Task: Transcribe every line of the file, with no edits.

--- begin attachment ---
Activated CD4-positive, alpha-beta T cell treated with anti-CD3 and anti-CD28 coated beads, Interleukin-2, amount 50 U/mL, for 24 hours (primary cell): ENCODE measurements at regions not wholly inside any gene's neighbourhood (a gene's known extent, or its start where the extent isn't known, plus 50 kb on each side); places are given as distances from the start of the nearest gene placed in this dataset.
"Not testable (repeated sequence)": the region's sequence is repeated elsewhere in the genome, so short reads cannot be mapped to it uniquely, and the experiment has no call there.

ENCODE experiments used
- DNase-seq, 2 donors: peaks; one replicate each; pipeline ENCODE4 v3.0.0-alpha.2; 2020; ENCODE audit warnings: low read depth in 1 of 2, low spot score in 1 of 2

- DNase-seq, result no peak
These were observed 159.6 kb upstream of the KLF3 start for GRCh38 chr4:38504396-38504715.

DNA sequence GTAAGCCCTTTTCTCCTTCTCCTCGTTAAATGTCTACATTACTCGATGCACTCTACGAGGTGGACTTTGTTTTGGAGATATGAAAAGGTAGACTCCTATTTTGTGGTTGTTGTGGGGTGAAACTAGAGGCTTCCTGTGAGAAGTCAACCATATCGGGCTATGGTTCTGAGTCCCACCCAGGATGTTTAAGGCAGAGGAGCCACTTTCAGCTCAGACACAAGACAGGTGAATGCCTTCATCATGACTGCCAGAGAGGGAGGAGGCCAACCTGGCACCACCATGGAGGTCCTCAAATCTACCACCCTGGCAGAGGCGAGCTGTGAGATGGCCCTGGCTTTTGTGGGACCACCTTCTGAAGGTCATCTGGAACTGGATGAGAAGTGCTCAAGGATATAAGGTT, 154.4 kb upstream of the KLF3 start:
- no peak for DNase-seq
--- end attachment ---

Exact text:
Activated CD4-positive, alpha-beta T cell treated with anti-CD3 and anti-CD28 coated beads, Interleukin-2, amount 50 U/mL, for 24 hours (primary cell): ENCODE measurements at regions not wholly inside any gene's neighbourhood (a gene's known extent, or its start where the extent isn't known, plus 50 kb on each side); places are given as distances from the start of the nearest gene placed in this dataset.
"Not testable (repeated sequence)": the region's sequence is repeated elsewhere in the genome, so short reads cannot be mapped to it uniquely, and the experiment has no call there.

ENCODE experiments used
- DNase-seq, 2 donors: peaks; one replicate each; pipeline ENCODE4 v3.0.0-alpha.2; 2020; ENCODE audit warnings: low read depth in 1 of 2, low spot score in 1 of 2

- DNase-seq, result no peak
These were observed 159.6 kb upstream of the KLF3 start for GRCh38 chr4:38504396-38504715.

DNA sequence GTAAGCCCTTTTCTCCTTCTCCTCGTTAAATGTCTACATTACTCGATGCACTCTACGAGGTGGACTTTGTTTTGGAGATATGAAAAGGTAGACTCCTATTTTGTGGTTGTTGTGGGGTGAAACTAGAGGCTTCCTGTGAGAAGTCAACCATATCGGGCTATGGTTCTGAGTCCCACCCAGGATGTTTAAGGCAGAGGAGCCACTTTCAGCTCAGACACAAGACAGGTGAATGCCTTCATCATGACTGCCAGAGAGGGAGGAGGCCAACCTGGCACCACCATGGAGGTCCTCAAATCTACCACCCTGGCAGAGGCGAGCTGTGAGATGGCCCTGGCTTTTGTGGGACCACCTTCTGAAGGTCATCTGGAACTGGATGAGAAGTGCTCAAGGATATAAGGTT, 154.4 kb upstream of the KLF3 start:
- no peak for DNase-seq